Monday, May 11, 2009

Supremely Ignored

Following up on the discussion about being ignored both here on the blog and in AASWOMEN, here's an interesting article from last week in USA Today about Justice Ginsburg. (See also commentary from the XX factor at Slate.com.)

Much of the article is about Ginsburg's career history and strong opinions about having another woman on the Court, but this part sticks out:

"I don't know how many meetings I attended in the '60s and the '70s, where I would say something, and I thought it was a pretty good idea. … Then somebody else would say exactly what I said. Then people would become alert to it, respond to it."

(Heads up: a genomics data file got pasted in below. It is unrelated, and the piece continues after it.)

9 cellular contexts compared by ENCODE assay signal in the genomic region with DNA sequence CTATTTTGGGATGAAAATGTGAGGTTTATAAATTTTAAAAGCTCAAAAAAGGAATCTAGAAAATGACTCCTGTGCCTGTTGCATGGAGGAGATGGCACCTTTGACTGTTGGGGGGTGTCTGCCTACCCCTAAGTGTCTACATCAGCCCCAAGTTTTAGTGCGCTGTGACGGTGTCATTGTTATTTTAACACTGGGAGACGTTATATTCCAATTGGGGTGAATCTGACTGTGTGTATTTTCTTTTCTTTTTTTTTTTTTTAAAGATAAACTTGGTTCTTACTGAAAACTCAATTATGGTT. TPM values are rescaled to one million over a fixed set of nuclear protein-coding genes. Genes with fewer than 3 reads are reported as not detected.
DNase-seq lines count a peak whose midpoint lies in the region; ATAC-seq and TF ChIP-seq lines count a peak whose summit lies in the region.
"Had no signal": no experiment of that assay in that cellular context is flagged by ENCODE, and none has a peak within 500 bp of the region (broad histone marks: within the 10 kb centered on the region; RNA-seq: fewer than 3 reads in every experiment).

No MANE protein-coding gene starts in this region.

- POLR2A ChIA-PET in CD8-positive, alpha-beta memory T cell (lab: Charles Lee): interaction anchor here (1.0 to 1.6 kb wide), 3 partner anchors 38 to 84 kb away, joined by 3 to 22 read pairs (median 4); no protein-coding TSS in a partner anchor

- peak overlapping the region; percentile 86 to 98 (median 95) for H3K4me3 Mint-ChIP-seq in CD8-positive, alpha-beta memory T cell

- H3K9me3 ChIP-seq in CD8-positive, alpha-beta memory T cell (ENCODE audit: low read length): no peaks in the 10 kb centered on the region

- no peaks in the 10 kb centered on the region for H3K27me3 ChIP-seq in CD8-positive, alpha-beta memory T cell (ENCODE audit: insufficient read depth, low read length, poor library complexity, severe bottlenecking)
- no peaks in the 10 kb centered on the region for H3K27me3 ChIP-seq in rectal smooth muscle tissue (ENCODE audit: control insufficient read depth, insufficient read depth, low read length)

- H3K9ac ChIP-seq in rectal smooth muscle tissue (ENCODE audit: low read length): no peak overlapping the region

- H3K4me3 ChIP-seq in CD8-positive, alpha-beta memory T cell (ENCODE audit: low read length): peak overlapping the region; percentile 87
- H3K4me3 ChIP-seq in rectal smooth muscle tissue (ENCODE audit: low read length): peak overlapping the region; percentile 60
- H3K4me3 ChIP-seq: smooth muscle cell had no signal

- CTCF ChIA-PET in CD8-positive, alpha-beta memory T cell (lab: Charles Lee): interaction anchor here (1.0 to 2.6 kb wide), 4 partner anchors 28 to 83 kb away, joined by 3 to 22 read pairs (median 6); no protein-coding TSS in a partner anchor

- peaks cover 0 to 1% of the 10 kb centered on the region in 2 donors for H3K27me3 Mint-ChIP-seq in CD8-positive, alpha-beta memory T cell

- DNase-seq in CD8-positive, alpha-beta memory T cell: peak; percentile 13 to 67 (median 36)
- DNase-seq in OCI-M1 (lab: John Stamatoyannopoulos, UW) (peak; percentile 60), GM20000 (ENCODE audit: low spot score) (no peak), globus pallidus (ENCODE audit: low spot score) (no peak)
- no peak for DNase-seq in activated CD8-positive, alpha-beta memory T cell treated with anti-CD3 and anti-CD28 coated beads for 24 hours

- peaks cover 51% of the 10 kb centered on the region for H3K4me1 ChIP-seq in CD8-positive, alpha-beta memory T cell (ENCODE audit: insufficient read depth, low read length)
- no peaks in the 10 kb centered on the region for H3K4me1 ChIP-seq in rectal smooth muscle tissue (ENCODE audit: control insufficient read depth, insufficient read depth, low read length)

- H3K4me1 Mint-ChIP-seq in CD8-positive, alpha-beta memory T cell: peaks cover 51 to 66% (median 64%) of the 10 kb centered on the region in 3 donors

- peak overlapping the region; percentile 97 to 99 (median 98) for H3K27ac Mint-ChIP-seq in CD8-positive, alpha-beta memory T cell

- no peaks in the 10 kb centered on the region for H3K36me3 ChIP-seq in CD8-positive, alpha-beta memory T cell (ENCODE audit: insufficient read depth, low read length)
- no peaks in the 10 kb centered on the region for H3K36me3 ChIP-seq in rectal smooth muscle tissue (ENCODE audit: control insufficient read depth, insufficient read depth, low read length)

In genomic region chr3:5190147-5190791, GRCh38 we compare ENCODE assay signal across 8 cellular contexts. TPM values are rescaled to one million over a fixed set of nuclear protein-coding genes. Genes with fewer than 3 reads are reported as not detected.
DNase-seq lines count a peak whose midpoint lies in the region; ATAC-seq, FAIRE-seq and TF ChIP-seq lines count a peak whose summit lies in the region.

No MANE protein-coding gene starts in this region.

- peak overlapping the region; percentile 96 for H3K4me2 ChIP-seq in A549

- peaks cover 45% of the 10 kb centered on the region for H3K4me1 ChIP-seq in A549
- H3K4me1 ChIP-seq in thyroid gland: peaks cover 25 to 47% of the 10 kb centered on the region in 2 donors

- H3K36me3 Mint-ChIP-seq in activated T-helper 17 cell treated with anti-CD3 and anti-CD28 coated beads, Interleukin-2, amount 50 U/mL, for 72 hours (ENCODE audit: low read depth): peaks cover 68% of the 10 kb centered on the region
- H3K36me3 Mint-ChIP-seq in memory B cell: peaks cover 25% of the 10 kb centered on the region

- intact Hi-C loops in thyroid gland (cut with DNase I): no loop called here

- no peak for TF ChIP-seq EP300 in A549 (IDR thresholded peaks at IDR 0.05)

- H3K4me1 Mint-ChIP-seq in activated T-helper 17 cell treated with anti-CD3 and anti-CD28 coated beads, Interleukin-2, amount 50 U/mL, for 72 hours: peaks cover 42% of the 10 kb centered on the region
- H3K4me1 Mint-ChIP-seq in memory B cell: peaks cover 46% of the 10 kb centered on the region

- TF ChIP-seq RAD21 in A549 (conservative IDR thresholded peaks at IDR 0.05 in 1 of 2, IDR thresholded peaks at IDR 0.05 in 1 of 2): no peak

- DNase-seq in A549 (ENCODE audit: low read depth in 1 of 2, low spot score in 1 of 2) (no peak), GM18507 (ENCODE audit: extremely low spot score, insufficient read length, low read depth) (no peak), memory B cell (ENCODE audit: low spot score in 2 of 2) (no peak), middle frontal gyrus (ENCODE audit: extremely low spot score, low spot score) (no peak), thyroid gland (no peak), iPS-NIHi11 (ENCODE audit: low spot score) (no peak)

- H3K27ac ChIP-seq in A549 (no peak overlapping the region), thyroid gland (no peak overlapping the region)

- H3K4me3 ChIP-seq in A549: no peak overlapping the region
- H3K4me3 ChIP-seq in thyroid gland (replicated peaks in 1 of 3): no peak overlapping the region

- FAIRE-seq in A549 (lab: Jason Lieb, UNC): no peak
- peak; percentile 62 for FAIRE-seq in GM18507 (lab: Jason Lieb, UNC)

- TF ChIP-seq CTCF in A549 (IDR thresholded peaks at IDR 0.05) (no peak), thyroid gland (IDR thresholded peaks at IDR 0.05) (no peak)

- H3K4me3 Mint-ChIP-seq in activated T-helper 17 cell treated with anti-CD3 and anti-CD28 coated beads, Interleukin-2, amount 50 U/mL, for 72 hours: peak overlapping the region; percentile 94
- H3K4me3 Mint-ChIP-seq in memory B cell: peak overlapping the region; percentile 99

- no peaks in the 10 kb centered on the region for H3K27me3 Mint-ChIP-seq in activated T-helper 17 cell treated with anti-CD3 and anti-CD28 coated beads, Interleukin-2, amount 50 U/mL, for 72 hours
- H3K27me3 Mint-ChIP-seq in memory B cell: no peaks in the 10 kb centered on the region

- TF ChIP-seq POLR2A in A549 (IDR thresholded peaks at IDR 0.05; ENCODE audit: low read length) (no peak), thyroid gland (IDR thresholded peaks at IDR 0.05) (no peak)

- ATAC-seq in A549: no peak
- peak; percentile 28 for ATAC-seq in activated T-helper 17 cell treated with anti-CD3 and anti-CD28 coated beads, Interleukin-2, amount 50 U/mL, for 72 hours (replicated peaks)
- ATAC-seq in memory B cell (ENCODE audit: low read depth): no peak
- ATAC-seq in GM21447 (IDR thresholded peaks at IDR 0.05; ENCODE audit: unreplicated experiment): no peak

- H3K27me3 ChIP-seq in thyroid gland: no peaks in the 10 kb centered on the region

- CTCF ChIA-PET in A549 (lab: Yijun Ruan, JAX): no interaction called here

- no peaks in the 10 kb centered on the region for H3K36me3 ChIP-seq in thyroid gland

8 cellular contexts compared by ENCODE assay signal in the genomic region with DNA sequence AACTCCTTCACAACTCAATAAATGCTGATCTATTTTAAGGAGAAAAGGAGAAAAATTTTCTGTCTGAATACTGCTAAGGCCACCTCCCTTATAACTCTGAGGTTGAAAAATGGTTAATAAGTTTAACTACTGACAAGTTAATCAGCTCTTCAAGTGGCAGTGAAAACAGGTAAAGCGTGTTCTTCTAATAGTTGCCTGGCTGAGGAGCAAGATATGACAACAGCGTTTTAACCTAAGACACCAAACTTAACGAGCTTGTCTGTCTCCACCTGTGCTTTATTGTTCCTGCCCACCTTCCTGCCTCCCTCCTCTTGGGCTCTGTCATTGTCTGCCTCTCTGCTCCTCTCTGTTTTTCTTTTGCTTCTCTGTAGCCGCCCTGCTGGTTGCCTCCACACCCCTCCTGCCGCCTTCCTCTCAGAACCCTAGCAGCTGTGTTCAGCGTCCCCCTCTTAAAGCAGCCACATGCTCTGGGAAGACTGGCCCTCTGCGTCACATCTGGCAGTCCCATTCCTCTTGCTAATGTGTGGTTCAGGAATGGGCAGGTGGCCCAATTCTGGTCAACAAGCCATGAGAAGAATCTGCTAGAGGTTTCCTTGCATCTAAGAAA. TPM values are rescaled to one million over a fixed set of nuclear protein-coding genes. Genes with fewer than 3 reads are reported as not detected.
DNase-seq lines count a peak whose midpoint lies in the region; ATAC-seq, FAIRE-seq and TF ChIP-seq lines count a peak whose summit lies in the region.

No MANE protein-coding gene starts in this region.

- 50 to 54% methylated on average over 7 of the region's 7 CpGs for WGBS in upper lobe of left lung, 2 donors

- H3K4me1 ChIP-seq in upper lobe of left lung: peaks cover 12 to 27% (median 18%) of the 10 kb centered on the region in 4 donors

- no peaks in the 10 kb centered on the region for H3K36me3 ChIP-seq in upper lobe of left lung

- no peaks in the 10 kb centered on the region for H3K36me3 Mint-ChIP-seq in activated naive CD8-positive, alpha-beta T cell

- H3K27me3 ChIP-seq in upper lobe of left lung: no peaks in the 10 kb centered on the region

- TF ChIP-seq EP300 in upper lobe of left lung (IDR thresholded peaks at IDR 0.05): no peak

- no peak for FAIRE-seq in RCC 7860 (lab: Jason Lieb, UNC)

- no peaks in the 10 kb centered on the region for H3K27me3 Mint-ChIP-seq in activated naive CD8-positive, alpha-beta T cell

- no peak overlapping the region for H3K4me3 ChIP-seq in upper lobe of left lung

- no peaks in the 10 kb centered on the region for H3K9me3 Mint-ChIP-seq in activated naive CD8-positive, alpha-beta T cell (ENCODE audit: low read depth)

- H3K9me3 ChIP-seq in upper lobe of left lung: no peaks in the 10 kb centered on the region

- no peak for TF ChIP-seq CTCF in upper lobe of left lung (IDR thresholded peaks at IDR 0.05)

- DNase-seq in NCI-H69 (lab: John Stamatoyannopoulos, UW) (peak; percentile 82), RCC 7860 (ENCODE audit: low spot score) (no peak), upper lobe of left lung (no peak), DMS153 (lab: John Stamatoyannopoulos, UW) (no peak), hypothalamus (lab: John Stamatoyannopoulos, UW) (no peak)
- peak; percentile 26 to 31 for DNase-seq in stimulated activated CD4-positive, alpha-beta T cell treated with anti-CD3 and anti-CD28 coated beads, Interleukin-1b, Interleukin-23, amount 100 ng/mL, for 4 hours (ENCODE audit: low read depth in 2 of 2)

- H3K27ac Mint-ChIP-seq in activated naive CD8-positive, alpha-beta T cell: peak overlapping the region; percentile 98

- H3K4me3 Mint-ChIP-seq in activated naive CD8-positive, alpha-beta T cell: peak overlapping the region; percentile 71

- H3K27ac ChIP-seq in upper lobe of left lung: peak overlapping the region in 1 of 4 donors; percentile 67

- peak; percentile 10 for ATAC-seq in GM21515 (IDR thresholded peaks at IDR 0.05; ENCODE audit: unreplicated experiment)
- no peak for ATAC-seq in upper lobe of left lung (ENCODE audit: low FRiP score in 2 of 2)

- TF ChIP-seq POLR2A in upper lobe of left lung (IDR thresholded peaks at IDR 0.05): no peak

Even after 16 years as a justice, she said, that still sometimes occurs. "It can happen even in the conferences in the court. When I will say something — and I don't think I'm a confused speaker — and it isn't until somebody else says it that everyone will focus on the point."


You'd think that in the 21st century and in the highest court in the land that being ignored for being a woman wouldn't be an issue. Then again, those of us familiar with being in a minority of around 11% (say, in certain physical sciences) might understand how it happen.

h/t to A, who keeps sending me such interesting articles!